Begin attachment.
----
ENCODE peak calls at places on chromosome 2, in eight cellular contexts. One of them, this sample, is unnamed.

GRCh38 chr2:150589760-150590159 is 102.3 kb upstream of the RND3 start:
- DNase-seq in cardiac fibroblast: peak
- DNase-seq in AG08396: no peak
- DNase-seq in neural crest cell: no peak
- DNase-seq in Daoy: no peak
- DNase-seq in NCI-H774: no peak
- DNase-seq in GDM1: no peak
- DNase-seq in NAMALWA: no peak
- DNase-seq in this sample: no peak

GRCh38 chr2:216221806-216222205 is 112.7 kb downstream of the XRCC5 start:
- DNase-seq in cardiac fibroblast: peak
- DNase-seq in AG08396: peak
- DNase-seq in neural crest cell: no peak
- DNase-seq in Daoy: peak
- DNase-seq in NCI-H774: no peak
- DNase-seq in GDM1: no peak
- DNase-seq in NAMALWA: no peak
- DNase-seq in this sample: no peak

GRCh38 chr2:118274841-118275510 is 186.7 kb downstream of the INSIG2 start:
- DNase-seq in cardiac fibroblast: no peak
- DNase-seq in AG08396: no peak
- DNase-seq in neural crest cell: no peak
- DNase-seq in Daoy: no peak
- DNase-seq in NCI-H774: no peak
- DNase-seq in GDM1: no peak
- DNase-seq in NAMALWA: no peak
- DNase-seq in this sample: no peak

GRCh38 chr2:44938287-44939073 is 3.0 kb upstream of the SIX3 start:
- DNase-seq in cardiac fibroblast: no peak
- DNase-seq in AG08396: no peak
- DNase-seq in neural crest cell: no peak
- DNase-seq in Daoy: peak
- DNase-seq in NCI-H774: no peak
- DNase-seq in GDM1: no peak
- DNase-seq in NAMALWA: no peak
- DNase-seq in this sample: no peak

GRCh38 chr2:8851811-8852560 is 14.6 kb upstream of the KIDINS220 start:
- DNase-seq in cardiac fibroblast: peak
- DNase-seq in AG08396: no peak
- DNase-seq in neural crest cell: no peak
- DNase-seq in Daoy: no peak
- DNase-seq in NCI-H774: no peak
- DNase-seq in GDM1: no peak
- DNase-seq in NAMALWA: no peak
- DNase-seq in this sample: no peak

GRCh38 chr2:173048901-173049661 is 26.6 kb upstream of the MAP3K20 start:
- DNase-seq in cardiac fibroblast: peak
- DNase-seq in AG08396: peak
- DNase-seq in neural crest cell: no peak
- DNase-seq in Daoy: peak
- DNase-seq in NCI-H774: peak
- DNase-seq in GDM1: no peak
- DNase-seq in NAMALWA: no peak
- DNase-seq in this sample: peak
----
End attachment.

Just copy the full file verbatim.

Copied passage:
ENCODE peak calls at places on chromosome 2, in eight cellular contexts. One of them, this sample, is unnamed.

GRCh38 chr2:150589760-150590159 is 102.3 kb upstream of the RND3 start:
- DNase-seq in cardiac fibroblast: peak
- DNase-seq in AG08396: no peak
- DNase-seq in neural crest cell: no peak
- DNase-seq in Daoy: no peak
- DNase-seq in NCI-H774: no peak
- DNase-seq in GDM1: no peak
- DNase-seq in NAMALWA: no peak
- DNase-seq in this sample: no peak

GRCh38 chr2:216221806-216222205 is 112.7 kb downstream of the XRCC5 start:
- DNase-seq in cardiac fibroblast: peak
- DNase-seq in AG08396: peak
- DNase-seq in neural crest cell: no peak
- DNase-seq in Daoy: peak
- DNase-seq in NCI-H774: no peak
- DNase-seq in GDM1: no peak
- DNase-seq in NAMALWA: no peak
- DNase-seq in this sample: no peak

GRCh38 chr2:118274841-118275510 is 186.7 kb downstream of the INSIG2 start:
- DNase-seq in cardiac fibroblast: no peak
- DNase-seq in AG08396: no peak
- DNase-seq in neural crest cell: no peak
- DNase-seq in Daoy: no peak
- DNase-seq in NCI-H774: no peak
- DNase-seq in GDM1: no peak
- DNase-seq in NAMALWA: no peak
- DNase-seq in this sample: no peak

GRCh38 chr2:44938287-44939073 is 3.0 kb upstream of the SIX3 start:
- DNase-seq in cardiac fibroblast: no peak
- DNase-seq in AG08396: no peak
- DNase-seq in neural crest cell: no peak
- DNase-seq in Daoy: peak
- DNase-seq in NCI-H774: no peak
- DNase-seq in GDM1: no peak
- DNase-seq in NAMALWA: no peak
- DNase-seq in this sample: no peak

GRCh38 chr2:8851811-8852560 is 14.6 kb upstream of the KIDINS220 start:
- DNase-seq in cardiac fibroblast: peak
- DNase-seq in AG08396: no peak
- DNase-seq in neural crest cell: no peak
- DNase-seq in Daoy: no peak
- DNase-seq in NCI-H774: no peak
- DNase-seq in GDM1: no peak
- DNase-seq in NAMALWA: no peak
- DNase-seq in this sample: no peak

GRCh38 chr2:173048901-173049661 is 26.6 kb upstream of the MAP3K20 start:
- DNase-seq in cardiac fibroblast: peak
- DNase-seq in AG08396: peak
- DNase-seq in neural crest cell: no peak
- DNase-seq in Daoy: peak
- DNase-seq in NCI-H774: peak
- DNase-seq in GDM1: no peak
- DNase-seq in NAMALWA: no peak
- DNase-seq in this sample: peak